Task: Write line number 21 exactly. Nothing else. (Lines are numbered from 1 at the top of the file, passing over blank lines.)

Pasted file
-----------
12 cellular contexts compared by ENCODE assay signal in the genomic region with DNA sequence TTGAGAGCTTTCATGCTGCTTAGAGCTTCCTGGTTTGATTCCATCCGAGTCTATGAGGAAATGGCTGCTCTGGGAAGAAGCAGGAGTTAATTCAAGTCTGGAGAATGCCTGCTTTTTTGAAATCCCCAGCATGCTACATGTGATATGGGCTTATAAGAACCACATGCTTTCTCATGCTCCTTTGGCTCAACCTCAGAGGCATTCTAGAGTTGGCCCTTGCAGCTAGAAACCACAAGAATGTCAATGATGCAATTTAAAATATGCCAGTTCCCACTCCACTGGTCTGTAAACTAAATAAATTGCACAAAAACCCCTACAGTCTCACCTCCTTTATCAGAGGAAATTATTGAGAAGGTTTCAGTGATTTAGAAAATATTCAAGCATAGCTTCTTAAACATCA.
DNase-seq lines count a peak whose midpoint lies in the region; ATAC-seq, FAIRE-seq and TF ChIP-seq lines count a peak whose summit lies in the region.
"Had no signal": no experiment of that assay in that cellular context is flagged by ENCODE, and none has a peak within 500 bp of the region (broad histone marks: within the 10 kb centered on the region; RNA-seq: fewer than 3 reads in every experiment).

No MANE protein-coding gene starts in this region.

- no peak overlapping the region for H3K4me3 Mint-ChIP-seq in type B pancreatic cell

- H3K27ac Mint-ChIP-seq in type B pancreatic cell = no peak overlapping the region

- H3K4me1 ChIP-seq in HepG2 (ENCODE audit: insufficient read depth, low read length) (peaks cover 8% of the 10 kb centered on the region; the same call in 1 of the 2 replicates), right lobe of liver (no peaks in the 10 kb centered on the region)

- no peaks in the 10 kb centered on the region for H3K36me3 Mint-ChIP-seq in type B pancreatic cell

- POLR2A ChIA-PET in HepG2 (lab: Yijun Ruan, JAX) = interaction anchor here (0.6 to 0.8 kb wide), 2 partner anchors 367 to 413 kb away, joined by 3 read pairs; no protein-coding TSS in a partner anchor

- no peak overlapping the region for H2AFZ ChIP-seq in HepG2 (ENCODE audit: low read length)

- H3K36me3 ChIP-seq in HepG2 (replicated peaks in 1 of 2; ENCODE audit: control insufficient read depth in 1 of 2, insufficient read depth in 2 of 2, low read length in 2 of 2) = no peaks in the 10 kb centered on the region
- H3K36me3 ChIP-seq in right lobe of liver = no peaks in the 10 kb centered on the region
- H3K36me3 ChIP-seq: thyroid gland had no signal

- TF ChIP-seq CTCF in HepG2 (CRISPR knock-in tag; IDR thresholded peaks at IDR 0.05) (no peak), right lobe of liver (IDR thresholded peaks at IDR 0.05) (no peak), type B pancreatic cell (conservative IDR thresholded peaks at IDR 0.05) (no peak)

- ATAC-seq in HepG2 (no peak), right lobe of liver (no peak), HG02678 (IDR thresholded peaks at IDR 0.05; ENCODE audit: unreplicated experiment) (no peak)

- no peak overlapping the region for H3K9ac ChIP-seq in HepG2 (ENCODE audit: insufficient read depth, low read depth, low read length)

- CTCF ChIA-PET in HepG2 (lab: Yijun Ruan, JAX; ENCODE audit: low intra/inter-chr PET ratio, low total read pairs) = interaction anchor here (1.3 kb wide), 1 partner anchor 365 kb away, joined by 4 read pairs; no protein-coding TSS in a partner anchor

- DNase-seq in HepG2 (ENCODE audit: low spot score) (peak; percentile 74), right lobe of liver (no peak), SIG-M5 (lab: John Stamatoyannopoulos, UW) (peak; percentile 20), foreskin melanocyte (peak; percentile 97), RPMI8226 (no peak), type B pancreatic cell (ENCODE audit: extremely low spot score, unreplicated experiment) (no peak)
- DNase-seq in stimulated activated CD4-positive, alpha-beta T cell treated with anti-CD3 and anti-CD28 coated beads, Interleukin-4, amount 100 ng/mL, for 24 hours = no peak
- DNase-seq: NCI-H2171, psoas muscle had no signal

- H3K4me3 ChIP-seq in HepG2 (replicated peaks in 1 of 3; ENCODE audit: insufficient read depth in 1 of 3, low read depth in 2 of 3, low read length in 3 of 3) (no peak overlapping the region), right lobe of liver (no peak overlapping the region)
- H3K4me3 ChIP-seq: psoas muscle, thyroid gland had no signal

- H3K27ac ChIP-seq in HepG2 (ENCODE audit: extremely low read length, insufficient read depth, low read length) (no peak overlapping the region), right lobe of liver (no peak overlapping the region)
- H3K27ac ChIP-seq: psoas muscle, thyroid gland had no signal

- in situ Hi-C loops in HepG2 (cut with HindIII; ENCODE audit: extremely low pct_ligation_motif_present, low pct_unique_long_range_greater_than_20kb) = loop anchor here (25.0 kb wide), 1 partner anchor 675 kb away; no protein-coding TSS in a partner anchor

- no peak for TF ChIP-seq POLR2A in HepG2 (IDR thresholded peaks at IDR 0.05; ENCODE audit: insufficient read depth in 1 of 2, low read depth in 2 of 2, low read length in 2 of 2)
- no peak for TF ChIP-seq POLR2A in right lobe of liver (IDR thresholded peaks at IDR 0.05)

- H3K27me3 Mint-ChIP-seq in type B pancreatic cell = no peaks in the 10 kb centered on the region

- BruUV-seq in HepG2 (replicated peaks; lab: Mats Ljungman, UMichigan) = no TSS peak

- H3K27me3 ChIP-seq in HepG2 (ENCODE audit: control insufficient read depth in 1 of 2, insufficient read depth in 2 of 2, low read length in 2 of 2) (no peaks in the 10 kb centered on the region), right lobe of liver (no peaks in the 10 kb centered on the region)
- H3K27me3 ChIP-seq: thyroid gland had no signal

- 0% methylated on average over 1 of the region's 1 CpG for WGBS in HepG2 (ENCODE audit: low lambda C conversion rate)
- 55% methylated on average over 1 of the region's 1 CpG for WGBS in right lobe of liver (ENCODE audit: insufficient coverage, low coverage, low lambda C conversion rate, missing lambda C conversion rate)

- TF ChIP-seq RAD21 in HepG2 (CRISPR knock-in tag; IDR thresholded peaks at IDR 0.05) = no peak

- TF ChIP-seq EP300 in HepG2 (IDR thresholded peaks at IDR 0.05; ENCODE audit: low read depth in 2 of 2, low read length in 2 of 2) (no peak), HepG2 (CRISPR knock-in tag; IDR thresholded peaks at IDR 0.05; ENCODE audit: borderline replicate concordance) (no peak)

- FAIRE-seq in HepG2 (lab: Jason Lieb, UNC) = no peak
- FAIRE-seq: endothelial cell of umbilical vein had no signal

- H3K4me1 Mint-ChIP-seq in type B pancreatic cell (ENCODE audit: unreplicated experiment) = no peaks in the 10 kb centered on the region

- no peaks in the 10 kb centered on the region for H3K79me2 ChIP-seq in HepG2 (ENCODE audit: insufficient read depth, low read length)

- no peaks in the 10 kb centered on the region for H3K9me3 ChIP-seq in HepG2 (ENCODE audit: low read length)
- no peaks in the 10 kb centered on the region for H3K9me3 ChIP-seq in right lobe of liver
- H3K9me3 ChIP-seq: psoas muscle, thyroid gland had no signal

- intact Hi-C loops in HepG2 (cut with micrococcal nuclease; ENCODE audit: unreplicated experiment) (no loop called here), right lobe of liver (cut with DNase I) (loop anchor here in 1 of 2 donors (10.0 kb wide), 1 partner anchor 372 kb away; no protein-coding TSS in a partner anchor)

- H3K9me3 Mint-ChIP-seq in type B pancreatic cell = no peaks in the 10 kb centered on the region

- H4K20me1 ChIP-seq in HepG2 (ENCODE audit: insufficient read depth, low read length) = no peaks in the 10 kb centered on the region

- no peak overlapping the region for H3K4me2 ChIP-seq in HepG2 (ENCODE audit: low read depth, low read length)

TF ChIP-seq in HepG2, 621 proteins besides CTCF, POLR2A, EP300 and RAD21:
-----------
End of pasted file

- H3K4me3 ChIP-seq in HepG2 (replicated peaks in 1 of 3; ENCODE audit: insufficient read depth in 1 of 3, low read depth in 2 of 3, low read length in 3 of 3) (no peak overlapping the region), right lobe of liver (no peak overlapping the region)